By Col. Chuck Bowes
Best Defense guest
challenge your premise that low-cost high school graduate
conscription is a better way of staffing our military services.
Today's high school
graduates suffer from systemically deficient abilities in science, technology,
engineering, and math (STEM) that poses considerable challenges to our increasingly
technological military force. Research findings reported by the United States
Mission to the Organization for Economic and Co-operation Development (OECD)
reveals that U.S. middle school and high school students are habitually
under-performing their international peers in STEM achievement measures.
Secretary of Education Duncan, and Bill Gates also express concern that too few
young people are acquiring the knowledge they need to use technology in
creative and innovative ways. As U.S. student STEM achievement continues to race
to the bottom of all industrialized competitors, adding non-volunteer recruits
worsens the problem.
Today's graduates may
quickly master the user-interface on commercial technologies, but if one of
those competitors becomes a future adversary then our military recruits must be
competent in the underlying STEM areas in order to adapt specialized military
technologies to gain a competitive edge in cross-dimensional domains. A
competitive edge is increasingly dependent on America's innovative edge. Absent
another "Sputnik moment" that generates self-inspired reform for STEM
achievement, the U.S. requires new concepts, new organizations, and new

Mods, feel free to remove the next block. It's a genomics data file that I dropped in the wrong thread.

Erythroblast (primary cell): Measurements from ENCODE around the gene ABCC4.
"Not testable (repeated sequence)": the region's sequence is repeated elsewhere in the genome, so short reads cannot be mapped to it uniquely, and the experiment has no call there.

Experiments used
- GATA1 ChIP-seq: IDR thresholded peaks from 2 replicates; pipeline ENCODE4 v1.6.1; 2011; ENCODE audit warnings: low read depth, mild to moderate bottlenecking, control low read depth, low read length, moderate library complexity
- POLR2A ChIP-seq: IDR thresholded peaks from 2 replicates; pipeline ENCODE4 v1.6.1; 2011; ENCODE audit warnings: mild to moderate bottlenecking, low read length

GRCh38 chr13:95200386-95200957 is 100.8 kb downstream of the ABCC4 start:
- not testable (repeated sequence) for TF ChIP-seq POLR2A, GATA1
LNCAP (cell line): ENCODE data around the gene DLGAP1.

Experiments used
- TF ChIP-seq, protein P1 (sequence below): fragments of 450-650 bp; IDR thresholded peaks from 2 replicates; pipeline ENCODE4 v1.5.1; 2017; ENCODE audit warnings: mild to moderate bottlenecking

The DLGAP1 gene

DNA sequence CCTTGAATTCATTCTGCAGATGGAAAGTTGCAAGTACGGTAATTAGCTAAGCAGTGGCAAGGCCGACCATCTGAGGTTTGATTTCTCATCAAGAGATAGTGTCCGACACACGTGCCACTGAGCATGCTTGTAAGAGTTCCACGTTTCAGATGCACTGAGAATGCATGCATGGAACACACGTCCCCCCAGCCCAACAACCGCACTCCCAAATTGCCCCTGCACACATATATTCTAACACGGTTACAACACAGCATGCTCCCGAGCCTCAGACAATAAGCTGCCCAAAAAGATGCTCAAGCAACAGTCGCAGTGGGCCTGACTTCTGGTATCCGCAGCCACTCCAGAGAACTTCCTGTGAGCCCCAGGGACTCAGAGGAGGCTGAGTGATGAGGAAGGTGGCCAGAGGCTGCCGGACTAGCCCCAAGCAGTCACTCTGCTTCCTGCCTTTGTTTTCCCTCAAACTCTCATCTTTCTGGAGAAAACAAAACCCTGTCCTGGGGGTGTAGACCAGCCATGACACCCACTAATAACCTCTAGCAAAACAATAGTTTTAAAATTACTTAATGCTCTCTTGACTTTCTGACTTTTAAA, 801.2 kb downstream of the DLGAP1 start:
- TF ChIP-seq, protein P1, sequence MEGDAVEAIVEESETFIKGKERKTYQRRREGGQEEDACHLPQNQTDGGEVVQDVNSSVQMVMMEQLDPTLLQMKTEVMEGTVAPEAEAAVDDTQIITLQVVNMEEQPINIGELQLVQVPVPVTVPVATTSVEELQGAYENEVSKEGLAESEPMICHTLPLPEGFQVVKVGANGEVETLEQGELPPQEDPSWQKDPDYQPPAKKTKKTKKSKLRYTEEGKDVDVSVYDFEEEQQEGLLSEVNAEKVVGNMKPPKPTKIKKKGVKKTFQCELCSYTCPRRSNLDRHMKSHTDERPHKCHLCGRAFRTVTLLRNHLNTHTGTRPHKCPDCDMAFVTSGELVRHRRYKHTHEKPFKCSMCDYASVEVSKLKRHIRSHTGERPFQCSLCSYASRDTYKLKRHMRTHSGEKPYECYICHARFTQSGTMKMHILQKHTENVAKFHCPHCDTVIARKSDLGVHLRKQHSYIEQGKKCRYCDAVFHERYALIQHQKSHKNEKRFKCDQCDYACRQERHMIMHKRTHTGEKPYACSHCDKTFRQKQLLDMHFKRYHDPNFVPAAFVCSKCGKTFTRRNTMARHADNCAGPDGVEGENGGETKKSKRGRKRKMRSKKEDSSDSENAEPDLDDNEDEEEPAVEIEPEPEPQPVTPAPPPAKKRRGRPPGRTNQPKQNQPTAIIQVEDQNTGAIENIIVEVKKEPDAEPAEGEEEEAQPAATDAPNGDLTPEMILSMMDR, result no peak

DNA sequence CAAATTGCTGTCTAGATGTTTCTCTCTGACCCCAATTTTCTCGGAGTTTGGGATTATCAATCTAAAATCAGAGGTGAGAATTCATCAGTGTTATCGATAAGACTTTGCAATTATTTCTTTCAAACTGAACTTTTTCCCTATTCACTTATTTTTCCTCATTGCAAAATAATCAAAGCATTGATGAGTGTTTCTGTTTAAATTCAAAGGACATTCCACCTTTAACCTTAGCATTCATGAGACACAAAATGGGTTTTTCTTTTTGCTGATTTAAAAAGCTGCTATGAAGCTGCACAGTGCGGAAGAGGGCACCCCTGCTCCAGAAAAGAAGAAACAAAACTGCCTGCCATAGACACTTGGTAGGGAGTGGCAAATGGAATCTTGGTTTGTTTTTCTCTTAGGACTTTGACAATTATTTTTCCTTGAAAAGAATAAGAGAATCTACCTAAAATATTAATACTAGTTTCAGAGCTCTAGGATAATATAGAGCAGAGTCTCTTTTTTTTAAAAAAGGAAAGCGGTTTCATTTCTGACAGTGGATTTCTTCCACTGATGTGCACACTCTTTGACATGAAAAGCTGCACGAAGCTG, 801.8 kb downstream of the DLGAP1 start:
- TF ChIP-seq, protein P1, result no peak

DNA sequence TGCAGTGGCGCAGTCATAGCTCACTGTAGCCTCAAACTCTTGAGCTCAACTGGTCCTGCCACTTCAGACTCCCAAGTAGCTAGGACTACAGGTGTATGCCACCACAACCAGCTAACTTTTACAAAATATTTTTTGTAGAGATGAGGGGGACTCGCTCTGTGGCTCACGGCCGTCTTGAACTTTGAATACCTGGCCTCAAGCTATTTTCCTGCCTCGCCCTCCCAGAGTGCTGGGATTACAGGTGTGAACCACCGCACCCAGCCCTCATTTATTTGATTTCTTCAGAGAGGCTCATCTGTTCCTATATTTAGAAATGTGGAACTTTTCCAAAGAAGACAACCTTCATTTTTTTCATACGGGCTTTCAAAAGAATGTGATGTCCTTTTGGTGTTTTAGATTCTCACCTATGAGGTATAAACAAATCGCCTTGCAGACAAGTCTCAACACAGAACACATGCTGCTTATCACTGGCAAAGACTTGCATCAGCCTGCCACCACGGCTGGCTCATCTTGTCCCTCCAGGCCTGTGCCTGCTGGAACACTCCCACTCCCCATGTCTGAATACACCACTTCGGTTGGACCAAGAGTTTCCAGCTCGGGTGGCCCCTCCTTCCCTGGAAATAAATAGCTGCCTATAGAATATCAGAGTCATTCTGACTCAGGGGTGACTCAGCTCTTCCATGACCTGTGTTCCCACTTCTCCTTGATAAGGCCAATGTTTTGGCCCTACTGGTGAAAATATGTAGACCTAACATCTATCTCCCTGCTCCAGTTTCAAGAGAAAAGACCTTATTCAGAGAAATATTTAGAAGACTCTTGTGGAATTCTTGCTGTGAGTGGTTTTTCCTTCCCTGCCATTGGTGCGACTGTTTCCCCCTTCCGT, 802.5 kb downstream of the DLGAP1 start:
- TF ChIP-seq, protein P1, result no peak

long-term strategies to develop agile young minds in order to retain our
dominant military position.
For the U.S. to maintain
its competitive edge it must carefully develop children with high IQs to
achieve high levels of creative productivity. Intellectually gifted (IQs above
130) people have an above average innate ability to learn significantly faster
than their cohorts. The National Science Board also recognizes that gifted
students will form the next generation of STEM innovators.
Instead of reinstating a draft, I propose that
our Defense Department train all of its officer candidates in ROTC programs and
transform its military academies to become prep-schools that offer 3,000
intellectually gifted old youth a no-cost in-residence opportunity to
specialize in STEM subjects during their early education. Further, we could
provide many more free non-resident academies at public universities across the
U.S. for just the cost of President Obama's $1.35 billion Race to the Top
An operating budget of
$1.35 billion equates to $11,000 per pupil yearly, which is 9 percent less than the
2010 national high school average of $12,018 per pupil, and 59 percent less than the
District of Columbia school system spends per pupil. These opportunities
should be specifically reserved for the students with the highest cognitive
potential, just as varsity teams are reserved for athletes with the highest
This proposal would provide the opportunity for
the estimated 120,000 highly gifted students to participate in a highly
challenging ability-based curriculum that accelerates their learning
commensurate with their higher intellectual aptitude. Similar to the National
Security Education Program and the CIA's Pat Roberts Intelligence Scholarship,
graduates merit a "priority placement" hiring status and are excepted from
competitive service under law as an incentive for long-term employment in the
armed services and military industrial complex.
Since this proposal is an additive intervention,
not a voucher system, it relieves pressures to provide special accommodations
for gifted students without stripping money from public schools.
Accordingly, the more gifted students in attendance, the more that public
schools can fully focus their resources on educating the ‘vulnerable' students
whom they commendably target now. Most colleges eagerly accept gifted
students and leveraging their existing underutilized infrastructure benefits
the college and offers a shrewd dividend to taxpayers created by decades of
investments from many federal sources.
Colonel Chuck Bowes is an Air National Guard
aviator and graduate of the U.S. Army War College. He is currently serving on
active duty at Headquarters 18th Air Force, Scott AFB.